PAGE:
Evanston responds to water report

Patrick Svitek, City Editor

The Evanston Utilities Department on Thursday reiterated that it has not detected lead in the city’s water, responding to a report that the toxic material is surfacing in some Chicago households.

Citing new federal research, a Chicago Tribune article published Wednesday said “dangerous levels” of lead are showing up in homes where pipes are made of it. The Environmental Protection Agency says exposure to lead can hurt the nervous system, increase blood pressure, decrease kidney function and cause reproductive issues.

The department said the finding “cannot be disputed” and has taken some steps to protect Evanston households, including adding a blended substance to the city’s drinking water to keep it from touching lead pipes as it travels through them.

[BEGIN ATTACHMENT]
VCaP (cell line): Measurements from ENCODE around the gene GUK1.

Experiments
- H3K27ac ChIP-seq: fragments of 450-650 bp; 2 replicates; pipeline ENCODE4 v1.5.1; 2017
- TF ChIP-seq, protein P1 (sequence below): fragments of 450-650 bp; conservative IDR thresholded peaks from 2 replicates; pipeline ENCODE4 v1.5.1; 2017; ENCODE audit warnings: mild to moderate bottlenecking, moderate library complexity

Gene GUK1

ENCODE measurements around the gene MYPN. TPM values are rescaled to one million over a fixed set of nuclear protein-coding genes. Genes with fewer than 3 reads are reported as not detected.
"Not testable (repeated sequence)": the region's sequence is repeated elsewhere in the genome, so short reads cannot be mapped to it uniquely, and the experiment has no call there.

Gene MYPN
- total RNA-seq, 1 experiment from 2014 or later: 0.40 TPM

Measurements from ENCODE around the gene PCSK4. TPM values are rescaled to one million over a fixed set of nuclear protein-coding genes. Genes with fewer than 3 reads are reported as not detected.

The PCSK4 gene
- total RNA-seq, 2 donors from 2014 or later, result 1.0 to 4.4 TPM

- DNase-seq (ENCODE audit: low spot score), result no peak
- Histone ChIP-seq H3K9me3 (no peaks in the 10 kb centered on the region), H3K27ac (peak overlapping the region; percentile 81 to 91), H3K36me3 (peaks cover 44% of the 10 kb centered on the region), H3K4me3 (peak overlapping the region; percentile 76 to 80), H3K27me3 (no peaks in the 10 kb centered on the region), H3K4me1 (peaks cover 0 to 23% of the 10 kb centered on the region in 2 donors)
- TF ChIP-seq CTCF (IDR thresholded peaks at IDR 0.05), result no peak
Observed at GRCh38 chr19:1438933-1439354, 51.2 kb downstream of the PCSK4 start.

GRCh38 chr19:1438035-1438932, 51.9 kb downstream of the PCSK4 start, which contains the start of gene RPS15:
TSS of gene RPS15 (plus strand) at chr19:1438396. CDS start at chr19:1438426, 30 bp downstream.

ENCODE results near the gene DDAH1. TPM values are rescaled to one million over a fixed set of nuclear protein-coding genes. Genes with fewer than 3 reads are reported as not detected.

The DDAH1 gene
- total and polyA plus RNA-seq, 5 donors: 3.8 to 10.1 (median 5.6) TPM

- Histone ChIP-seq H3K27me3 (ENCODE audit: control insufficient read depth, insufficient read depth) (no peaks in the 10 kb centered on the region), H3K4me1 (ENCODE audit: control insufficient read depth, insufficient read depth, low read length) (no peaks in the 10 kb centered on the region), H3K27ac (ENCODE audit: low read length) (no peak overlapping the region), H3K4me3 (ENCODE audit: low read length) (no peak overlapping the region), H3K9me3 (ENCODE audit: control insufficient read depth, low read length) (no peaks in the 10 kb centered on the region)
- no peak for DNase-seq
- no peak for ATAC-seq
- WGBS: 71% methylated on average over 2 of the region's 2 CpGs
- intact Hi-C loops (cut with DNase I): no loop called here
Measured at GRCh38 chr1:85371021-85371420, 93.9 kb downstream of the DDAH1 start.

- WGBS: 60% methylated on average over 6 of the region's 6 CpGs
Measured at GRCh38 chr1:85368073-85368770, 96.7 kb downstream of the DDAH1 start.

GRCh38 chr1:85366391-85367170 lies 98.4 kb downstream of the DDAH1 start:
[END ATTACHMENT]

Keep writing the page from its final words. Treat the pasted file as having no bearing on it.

“However, the simple solution is to follow the recommendation to flush water through the pipeline to remove any lead particulates that may have come loose during the construction,” the department said in a statement. “This is accomplished by opening all spigots in your home and letting the water flow for three to five minutes.”

The “vast majority” of Evanston pipes that carry drinking water into homes is built of lead, according to the department.

— Patrick Svitek